Human Being versus Human Doing

Our society prides productivity. It deeply rewards high-achieving individuals. However, what rewards do individuals with chronic illness possibly stand to receive in such an environmental context?

I’ve frequently thought that we regard one another as human doings, versus human beings, in our fast-paced, achievement-oriented culture. We’re often preoccupied with crossing yet another task off of our endless to-do lists.

Taking the time to have even a brief, meaningful interaction with others as we complete our errands is sometimes seen as totally unnecessary. After all, we have very important things to do!

When you’ve been diagnosed with chronic illness, the pace of your lifestyle inevitably slows done. As a result, you’re afforded the unexpected opportunity to witness things that many healthy people simply overlook.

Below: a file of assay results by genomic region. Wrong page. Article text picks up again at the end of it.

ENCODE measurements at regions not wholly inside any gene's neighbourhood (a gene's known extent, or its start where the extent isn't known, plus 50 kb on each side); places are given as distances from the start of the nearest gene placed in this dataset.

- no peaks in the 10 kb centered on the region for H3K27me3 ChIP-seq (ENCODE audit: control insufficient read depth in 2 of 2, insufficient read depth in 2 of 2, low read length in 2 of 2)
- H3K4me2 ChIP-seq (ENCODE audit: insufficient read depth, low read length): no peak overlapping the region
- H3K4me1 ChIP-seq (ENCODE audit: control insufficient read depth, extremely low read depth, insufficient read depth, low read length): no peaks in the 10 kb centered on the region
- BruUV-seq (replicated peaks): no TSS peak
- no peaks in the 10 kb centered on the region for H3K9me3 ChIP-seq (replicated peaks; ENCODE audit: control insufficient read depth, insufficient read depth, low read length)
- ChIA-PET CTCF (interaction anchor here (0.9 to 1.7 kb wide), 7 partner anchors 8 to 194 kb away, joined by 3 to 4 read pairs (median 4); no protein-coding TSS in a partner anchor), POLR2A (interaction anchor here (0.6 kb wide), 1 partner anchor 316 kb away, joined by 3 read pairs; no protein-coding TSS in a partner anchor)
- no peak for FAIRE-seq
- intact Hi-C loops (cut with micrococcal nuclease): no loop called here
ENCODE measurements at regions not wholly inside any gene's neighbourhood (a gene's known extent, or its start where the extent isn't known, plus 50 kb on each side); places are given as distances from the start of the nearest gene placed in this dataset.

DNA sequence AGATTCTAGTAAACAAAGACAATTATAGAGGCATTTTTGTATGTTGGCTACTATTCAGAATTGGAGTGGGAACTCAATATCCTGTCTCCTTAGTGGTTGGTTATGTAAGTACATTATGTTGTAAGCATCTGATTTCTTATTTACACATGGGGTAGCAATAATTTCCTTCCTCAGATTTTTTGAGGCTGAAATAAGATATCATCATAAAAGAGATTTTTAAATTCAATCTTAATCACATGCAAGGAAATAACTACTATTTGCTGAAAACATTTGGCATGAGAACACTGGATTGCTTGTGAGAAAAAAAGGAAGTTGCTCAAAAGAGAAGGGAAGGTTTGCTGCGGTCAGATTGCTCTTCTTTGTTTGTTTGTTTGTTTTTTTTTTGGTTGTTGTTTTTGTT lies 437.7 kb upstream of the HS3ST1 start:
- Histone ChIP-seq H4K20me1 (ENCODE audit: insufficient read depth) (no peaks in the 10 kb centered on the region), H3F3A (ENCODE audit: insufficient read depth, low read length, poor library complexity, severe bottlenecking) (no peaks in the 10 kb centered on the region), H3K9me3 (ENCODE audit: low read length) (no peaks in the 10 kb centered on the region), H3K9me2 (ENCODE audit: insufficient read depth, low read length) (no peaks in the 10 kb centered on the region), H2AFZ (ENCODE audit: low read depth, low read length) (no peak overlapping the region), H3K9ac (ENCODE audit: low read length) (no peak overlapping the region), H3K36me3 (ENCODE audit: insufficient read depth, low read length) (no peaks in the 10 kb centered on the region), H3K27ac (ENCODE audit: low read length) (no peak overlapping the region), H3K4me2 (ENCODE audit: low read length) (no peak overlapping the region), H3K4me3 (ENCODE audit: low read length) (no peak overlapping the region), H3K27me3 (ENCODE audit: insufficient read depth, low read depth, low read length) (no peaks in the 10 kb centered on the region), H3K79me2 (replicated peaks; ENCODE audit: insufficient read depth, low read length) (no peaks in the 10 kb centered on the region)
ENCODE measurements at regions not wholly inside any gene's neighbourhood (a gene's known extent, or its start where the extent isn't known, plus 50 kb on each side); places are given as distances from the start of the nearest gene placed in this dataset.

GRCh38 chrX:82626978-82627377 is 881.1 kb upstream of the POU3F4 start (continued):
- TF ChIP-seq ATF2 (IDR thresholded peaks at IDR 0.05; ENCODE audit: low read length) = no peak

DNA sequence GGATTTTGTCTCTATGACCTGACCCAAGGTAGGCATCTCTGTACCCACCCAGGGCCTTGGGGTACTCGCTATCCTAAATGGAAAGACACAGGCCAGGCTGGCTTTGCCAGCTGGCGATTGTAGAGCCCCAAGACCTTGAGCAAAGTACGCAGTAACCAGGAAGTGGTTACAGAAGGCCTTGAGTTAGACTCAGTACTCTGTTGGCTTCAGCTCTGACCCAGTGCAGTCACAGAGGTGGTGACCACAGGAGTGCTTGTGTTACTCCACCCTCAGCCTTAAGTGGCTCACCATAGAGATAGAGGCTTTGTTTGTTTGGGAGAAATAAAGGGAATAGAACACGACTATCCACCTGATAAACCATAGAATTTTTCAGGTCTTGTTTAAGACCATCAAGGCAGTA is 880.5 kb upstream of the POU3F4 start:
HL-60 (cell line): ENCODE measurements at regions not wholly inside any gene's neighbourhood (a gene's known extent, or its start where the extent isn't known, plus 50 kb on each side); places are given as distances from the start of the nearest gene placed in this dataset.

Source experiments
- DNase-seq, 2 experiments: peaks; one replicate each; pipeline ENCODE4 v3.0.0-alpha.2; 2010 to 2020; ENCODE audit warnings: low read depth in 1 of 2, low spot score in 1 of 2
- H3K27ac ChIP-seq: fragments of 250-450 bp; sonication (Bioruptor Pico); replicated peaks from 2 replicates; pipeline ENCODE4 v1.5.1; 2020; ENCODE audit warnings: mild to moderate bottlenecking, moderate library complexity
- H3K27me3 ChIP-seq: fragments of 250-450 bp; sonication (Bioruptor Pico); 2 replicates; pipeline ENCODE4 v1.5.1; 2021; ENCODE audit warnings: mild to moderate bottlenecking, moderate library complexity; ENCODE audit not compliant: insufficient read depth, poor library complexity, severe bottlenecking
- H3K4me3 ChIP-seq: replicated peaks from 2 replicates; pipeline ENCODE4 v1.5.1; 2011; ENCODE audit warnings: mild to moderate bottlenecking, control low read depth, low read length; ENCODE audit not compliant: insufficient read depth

In completing my everyday errands, I’ve often observed harried, professionally dressed women. I find myself thinking that I used to be one of them. Then, I wonder if their fast-paced lives will unexpectedly take a turn.

Will serious, long-term illnesses make an unexpected visit in their lives? Will they face the grueling task of adjusting to no longer being able to live such a hectic life? Yes, I’m fully aware that all of us have everyday responsibilities that demand our attention. There are always things that we need to complete.

Nevertheless, our society would be a friendlier, less stressful one if we simply took a few minutes to interact meaningfully with those we happen to meet as we complete our many tasks.

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